Quartz Daily Brief—Asia Edition—French austerity, US-Iran diplomacy, $9.8 billion chip deal, robots and wages

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What to watch for today

A time for belt-tightening in France. The government will present its 2014 budget, having revised its projections of the deficit and economic growth rate after the International Monetary Fund warned they were too optimistic. France’s business confidence index is out too, and is likely to have remained downbeat in August.

Mixed signals from the US economy. Durable goods orders in August are expected to have fallen 0.5% from July, due to a decline in aircraft orders. New home sales probably rebounded last month after plunging in July by the most in three years.

UN inspectors will hunt for more clues in Syria. Investigators who left the country when US air strikes seemed imminent will return to look for more proof of chemical weapons use. The team will also gather evidence from an alleged chemical attack in northern Syria in March.

Bed Bath & Beyond rides the US housing recovery. The home-furnishings retailer reports second quarter earnings, which are projected to rise. Investors will also pay close attention to the company’s efforts to fending off competition from online retailers like Amazon.

While you were sleeping

Obama sounded cautiously optimistic on Iran. Speaking at the UN General Assembly, the US president said recent overtures by Iran could provide a basis for a deal over Iran’s nuclear program, but warned that “conciliatory words will have to be matched by actions.” Meanwhile the Iranian delegation turned down the US’s offer for a meeting between Obama and Iranian president Hassan Rouhani, saying it was “too complicated”.

A $9.4 billion merger created a global chip giant. Applied Materials, the world’s largest chipmaking-equipment supplier, agreed to acquire Tokyo Electron in an all-stock deal. Applied Materials shareholders will own 68% of the new entity.

JP Morgan may cough up $3 billion to settle probes. The bank is reportedly negotiating (paywall) with the US Justice department to settle over half a dozen investigations in one go. But even if the deal goes through, the bank will still face criminal investigations by federal prosecutors.

The US housing recovery decelerated. The Case-Shiller 20-city home price index increased at 12.4% year-on-year in July, barely more than the previous month. The Federal Housing Finance Agency’s data also showed house price gains taking a breather. But the cooling off might be welcome to prevent a boom-and-bust cycle.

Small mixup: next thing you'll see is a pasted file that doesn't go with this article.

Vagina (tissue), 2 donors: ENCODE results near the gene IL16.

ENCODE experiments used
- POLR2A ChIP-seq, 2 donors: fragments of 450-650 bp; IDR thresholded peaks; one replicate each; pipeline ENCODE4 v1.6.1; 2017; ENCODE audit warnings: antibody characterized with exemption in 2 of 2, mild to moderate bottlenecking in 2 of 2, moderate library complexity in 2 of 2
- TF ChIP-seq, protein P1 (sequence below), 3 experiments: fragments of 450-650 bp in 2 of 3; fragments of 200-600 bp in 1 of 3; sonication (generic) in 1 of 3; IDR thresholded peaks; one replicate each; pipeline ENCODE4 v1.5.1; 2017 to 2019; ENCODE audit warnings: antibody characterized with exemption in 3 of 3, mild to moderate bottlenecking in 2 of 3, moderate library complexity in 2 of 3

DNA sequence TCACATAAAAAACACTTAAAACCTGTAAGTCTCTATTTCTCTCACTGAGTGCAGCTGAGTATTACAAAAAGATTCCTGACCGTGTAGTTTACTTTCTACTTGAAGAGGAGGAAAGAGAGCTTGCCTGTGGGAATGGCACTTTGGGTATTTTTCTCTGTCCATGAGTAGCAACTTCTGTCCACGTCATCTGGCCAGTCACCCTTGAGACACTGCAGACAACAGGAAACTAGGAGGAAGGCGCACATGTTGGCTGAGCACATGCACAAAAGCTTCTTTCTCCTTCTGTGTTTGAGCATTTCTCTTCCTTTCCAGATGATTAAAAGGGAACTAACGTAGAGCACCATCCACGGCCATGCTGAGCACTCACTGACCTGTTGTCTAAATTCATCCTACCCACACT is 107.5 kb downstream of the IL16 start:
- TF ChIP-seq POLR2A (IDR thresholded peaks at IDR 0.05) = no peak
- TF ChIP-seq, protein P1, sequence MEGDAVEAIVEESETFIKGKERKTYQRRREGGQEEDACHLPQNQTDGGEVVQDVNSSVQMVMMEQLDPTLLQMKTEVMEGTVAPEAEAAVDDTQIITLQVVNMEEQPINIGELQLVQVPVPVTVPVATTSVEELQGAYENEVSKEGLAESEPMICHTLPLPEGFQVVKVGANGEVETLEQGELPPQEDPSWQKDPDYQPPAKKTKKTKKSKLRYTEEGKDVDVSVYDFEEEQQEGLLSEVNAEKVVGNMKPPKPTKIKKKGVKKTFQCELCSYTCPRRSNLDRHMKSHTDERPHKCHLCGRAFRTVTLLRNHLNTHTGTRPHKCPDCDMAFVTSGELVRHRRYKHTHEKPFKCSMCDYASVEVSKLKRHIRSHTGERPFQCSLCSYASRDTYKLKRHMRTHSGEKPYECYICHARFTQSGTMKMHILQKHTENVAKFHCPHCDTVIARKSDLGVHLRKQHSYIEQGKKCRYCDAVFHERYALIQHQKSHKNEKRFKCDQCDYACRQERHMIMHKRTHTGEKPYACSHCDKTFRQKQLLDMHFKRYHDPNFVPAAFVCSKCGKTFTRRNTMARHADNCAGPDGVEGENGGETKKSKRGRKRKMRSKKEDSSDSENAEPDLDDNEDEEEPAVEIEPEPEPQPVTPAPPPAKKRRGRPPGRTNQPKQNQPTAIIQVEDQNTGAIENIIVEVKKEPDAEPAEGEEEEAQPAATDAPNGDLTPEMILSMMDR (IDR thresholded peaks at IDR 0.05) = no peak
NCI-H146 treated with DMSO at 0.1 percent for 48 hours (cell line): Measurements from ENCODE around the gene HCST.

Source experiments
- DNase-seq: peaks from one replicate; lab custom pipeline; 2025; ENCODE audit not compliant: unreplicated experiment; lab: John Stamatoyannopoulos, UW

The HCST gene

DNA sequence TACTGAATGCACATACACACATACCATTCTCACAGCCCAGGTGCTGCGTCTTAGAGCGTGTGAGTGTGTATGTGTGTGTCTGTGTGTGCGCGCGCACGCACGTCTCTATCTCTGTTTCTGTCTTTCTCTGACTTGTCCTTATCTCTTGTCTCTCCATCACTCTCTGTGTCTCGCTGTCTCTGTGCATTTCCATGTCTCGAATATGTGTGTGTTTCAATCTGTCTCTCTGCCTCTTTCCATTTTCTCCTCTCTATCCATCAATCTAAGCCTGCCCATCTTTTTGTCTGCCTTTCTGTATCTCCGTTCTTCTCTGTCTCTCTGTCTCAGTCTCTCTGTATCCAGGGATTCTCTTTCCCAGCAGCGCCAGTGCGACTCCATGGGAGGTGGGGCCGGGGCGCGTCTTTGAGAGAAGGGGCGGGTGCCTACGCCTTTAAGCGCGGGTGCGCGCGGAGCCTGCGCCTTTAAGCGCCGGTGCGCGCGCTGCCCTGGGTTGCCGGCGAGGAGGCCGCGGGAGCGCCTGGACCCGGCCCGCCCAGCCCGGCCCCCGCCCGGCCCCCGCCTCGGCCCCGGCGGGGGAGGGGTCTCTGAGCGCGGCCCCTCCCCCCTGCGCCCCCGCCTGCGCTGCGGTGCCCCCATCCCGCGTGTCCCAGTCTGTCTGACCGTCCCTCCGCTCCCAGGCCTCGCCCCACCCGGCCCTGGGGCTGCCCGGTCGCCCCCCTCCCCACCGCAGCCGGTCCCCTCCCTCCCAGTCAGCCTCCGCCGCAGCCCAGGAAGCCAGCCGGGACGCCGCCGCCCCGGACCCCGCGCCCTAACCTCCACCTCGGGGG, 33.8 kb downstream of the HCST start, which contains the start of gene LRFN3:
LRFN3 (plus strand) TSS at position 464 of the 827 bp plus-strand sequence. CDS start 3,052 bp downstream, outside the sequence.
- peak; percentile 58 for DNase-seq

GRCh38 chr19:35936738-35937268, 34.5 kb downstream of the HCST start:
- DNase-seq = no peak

Kenya proclaimed victory over al-Shabaab. President Uhuru Kenyatta said security forces killed five militants and captured 11 others in the standoff at the Westgate mall in Nairobi. But it’s not clear if the four-day operation is completely over.

Quartz obsession interlude

Todd Woody on why the number of killer thunderstorms could jump 40% by 2070. “In a first-of-its-kind study published yesterday, scientists at Stanford University have linked climate change to the increasing frequency of such super storms. By 2070, the number of severe thunderstorms, which often spawn deadly tornadoes, could increase by 40% in the eastern US, according to the computer model developed by the Stanford scientists.” Read more here.

Matters of debate

Angela Merkel’s re-election is a disaster for Greece. It will mean crushing austerity unless a leftist Greek government is elected to power.

47% of American jobs could soon be done by robots… Only those jobs that require creative and social intelligence will be safe from computers of the futures.

…but don’t blame them for falling wages. A statistical study shows that most of the last 25 years’ drop in US workers’ pay is due to trade, not automation.

Time to delete your LinkedIn account? Why LinkedIn’s policy of sending their marketing emails through personal email addresses is inherently abusive.

Healthcare providers of the future will be like Walmart. Information technology will lower costs and drive consolidation.

Surprising discoveries

Amazon is not the bookstore-killer it is made out to be. Independent bookstores are, in fact, growing in the US.

The CIA’s non-human spies. In the Cold War, the US intelligence agency trained ravens to retrieve objects, pigeons to warn of enemy ambushes, and cats to eavesdrop on conversations.

A strip club is suing Oracle. The San Francisco establishment wants the software giant to pick up a $33,540 tab racked up by one of its employees.

No, do not dunk your iPhone. A spoof Apple ad claimed that iOS 7 will make the smartphones waterproof. Some users fell for it.

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